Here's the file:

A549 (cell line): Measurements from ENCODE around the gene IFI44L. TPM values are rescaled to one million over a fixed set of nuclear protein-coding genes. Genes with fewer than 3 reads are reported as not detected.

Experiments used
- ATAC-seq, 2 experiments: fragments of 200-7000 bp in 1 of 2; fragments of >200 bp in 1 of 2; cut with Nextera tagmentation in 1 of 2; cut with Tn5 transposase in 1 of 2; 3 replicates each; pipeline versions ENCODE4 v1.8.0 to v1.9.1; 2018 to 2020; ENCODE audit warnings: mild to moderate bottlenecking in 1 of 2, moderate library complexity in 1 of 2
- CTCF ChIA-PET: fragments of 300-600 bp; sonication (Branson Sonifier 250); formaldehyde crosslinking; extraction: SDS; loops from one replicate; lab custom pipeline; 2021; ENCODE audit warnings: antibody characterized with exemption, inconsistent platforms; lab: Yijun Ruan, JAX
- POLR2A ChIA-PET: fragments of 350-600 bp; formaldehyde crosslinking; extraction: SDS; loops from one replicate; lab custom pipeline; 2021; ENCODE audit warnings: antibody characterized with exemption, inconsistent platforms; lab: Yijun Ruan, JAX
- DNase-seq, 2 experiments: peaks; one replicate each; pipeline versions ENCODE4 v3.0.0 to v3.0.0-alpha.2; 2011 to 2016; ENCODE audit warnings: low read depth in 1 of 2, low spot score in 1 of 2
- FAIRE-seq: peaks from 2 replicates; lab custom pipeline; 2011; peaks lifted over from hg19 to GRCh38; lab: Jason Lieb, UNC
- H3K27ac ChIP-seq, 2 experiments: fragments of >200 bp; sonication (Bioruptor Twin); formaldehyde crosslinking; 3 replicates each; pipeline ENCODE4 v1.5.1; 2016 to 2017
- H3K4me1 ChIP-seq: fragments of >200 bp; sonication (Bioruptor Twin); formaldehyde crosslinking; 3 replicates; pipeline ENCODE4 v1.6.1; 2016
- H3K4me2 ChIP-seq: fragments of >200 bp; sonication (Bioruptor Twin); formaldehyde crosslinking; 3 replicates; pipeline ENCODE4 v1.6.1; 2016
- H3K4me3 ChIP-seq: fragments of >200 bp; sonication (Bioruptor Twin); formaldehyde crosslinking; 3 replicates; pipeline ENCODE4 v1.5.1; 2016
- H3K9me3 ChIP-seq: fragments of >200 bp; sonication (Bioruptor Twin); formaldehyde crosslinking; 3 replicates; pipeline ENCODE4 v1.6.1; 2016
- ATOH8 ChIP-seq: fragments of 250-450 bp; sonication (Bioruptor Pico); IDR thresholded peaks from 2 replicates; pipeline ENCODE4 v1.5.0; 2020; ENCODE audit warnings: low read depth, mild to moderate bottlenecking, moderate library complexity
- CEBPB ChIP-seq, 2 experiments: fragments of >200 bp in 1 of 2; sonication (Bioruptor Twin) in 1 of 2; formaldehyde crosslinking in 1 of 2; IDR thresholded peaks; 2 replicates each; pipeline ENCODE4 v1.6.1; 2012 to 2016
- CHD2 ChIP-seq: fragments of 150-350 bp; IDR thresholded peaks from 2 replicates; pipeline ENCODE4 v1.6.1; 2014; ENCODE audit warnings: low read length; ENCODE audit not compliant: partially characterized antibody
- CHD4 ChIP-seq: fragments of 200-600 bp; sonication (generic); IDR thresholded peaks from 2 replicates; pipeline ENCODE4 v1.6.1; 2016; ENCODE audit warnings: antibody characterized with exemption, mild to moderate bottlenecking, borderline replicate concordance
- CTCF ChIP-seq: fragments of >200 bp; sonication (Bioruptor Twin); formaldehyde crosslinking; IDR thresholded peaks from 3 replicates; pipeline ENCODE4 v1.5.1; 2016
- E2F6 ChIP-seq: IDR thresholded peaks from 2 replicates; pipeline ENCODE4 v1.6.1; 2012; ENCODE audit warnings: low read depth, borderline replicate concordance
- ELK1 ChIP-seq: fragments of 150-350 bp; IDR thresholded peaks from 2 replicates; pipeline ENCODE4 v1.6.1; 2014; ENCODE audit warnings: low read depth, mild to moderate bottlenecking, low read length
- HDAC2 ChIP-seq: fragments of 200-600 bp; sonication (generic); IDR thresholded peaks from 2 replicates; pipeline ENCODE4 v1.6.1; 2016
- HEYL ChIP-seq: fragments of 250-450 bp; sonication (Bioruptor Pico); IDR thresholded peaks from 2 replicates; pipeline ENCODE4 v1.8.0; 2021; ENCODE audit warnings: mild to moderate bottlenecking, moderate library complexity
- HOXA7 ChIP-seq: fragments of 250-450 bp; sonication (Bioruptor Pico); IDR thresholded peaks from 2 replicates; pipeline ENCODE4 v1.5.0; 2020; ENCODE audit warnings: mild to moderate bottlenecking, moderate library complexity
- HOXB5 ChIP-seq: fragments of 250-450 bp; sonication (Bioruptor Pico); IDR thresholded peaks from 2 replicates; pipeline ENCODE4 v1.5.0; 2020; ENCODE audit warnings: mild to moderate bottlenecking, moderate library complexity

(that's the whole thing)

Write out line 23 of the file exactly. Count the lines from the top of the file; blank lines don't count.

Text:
- HOXB5 ChIP-seq: fragments of 250-450 bp; sonication (Bioruptor Pico); IDR thresholded peaks from 2 replicates; pipeline ENCODE4 v1.5.0; 2020; ENCODE audit warnings: mild to moderate bottlenecking, moderate library complexity